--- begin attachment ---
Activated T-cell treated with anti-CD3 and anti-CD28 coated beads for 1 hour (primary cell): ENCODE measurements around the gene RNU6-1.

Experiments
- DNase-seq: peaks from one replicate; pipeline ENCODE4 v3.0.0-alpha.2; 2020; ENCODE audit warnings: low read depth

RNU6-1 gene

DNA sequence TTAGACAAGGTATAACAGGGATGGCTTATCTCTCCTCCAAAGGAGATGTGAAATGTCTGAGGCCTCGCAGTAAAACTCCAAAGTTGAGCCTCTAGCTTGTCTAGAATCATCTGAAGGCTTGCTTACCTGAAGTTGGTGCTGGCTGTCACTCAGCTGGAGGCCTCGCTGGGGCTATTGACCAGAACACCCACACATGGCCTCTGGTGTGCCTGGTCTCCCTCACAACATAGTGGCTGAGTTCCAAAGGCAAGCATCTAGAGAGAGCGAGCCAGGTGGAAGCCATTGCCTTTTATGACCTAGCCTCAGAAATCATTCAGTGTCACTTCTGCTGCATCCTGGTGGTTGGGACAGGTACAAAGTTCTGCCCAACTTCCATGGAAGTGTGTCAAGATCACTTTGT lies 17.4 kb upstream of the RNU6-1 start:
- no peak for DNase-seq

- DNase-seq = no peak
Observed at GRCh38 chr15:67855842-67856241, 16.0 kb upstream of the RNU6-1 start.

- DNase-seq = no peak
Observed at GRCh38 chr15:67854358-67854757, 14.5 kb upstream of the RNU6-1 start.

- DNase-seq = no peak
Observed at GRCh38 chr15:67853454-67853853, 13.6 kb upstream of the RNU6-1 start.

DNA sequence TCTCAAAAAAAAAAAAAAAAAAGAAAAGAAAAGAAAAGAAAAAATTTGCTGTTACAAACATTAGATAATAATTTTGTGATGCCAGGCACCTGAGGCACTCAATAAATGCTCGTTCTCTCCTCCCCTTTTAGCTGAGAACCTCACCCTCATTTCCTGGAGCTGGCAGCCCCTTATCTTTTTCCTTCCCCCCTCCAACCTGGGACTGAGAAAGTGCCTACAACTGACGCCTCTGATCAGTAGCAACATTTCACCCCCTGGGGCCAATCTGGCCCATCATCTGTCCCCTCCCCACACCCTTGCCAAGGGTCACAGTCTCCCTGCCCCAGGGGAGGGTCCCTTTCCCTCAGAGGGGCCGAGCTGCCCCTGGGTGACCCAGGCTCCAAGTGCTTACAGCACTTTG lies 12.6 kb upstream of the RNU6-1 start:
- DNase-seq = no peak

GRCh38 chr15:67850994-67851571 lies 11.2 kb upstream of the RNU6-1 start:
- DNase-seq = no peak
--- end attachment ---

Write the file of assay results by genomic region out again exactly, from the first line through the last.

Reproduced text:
Activated T-cell treated with anti-CD3 and anti-CD28 coated beads for 1 hour (primary cell): ENCODE measurements around the gene RNU6-1.

Experiments
- DNase-seq: peaks from one replicate; pipeline ENCODE4 v3.0.0-alpha.2; 2020; ENCODE audit warnings: low read depth

RNU6-1 gene

DNA sequence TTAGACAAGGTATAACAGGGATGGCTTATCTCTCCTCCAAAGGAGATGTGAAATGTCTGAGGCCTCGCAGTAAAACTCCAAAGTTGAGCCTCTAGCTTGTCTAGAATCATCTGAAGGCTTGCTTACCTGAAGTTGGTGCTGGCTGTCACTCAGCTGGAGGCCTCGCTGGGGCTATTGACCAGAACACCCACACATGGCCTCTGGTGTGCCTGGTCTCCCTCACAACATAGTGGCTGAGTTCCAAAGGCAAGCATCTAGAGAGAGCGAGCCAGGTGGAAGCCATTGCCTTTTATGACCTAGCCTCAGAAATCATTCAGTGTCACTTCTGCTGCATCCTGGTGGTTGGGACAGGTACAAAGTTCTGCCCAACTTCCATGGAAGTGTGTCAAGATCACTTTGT lies 17.4 kb upstream of the RNU6-1 start:
- no peak for DNase-seq

- DNase-seq = no peak
Observed at GRCh38 chr15:67855842-67856241, 16.0 kb upstream of the RNU6-1 start.

- DNase-seq = no peak
Observed at GRCh38 chr15:67854358-67854757, 14.5 kb upstream of the RNU6-1 start.

- DNase-seq = no peak
Observed at GRCh38 chr15:67853454-67853853, 13.6 kb upstream of the RNU6-1 start.

DNA sequence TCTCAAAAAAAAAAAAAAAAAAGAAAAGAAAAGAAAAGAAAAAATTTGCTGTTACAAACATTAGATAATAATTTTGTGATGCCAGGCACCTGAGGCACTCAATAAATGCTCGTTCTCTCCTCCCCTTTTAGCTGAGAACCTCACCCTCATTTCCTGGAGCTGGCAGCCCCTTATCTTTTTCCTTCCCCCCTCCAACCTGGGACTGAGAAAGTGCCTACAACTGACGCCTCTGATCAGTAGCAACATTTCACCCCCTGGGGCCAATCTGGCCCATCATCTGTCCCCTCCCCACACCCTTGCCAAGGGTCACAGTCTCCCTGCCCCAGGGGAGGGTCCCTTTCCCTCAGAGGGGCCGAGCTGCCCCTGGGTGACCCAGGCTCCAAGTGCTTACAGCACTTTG lies 12.6 kb upstream of the RNU6-1 start:
- DNase-seq = no peak

GRCh38 chr15:67850994-67851571 lies 11.2 kb upstream of the RNU6-1 start:
- DNase-seq = no peak